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Review: Boardmasters Festival

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Boardmasters, running since 1981, was originally a small surfing competition. However, it has grown so much so, that it is now a double festival with surfing, skating and BMX competitions at one beach (Fistral Beach) and music at another (Watergate Bay). It promises to bring the best of both worlds to the seaside town of Newquay, Cornwall.

Running over a five-day period, from Wednesday to Sunday, it is from Friday where the place comes alive with swarms of festival lovers, music lovers and thrill-seekers.

Watergate Bay’s headland stands proud overlooking the three mile golden beach below with the deep blue of the Atlantic surrounding it. The headland is the home of the music festival and a huge one it is at that. With ten stages set for music, there is something for everyone. From main stage acts including Kaiser Chiefs and deadmau5 to Primal Scream and Soul II Soul to smaller more niche stages, such as The Point featuring Eli Fur, Jackmaster, Bicep and many more.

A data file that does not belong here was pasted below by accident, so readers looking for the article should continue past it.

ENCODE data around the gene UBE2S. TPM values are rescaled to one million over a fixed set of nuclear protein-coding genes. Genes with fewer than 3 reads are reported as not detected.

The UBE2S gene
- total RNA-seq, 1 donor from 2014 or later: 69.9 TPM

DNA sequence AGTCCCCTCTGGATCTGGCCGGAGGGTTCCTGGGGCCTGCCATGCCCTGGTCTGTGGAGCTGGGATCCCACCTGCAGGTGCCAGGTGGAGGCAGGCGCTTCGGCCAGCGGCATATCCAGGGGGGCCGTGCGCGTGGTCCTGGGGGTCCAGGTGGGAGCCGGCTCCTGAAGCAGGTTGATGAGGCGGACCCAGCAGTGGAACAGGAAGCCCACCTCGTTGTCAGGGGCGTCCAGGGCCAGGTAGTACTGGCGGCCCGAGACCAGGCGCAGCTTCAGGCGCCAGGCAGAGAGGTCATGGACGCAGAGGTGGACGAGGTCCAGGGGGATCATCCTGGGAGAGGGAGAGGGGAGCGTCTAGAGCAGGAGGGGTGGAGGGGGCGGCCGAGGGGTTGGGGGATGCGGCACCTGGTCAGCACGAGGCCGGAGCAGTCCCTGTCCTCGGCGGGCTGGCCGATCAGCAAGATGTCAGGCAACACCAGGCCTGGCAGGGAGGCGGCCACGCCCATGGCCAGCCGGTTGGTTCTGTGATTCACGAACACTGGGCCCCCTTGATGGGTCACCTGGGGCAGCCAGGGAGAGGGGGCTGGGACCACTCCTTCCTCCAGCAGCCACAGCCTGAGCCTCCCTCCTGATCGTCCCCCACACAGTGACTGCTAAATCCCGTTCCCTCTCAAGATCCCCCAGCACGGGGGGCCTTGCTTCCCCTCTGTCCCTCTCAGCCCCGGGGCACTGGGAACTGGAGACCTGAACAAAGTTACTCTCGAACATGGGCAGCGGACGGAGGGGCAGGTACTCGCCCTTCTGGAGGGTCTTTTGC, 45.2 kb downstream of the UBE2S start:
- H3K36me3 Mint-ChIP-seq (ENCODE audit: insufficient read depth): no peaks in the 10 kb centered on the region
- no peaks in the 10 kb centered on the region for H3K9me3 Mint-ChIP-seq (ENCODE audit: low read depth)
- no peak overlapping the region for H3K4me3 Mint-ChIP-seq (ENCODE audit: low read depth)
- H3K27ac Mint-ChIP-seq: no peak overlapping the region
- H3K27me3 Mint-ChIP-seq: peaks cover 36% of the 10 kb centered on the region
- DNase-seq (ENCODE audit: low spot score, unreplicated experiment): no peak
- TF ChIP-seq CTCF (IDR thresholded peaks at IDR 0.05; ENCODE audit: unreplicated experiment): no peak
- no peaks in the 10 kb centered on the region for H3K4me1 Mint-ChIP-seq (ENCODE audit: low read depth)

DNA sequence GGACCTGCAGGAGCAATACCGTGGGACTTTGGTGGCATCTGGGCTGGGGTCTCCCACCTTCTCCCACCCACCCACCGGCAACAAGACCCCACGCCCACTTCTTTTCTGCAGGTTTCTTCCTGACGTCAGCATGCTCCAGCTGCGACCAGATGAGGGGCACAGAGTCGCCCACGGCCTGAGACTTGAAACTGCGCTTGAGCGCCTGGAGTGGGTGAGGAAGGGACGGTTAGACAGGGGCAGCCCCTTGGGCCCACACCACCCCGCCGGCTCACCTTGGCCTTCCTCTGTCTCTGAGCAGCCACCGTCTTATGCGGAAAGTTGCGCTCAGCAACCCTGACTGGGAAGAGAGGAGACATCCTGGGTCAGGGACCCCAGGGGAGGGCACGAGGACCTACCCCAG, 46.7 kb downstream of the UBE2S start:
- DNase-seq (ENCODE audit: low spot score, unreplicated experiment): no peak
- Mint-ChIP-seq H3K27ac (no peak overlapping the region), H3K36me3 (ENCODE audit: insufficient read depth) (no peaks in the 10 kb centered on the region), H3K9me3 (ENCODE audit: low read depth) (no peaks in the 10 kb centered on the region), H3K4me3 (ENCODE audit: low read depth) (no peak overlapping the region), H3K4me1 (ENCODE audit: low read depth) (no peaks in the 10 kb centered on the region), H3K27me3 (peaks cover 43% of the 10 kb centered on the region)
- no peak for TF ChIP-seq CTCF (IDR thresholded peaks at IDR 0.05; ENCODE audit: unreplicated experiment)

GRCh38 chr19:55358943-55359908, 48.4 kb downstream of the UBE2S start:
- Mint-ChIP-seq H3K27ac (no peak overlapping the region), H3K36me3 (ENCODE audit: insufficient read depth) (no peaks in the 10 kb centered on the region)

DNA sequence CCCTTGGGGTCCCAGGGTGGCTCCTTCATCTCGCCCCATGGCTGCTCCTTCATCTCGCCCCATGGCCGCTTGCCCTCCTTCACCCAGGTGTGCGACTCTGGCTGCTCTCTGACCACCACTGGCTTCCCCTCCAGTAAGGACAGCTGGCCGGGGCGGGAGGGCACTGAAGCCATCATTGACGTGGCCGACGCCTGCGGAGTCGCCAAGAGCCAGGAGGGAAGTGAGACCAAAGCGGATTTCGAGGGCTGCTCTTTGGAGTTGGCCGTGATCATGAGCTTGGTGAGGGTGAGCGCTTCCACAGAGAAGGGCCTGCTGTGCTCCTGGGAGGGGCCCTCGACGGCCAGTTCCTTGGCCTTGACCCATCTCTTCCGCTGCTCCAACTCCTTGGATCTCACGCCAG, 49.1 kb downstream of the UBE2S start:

The main stage, surrounded by food tents and fun fair rides for those brave enough to be thrown high in the air, twirled around and plummeted back to the ground, is the central hub of the festival. From there the music spreads through the nooks and crannies of the fields bringing different settings and backdrops along with different genres of music.

Away from the hustle and bustle of the main stage, towards the beach, the headland slopes gently towards the sea; its cliffs allowing a magnificent view of the Bay. It is here Relentless’ The Point stage is nestled among massive round straw bales and sound buffers for the residents on the other side of the Bay. The stage sits nearest the cliff edge, with a long bar running up the side of it.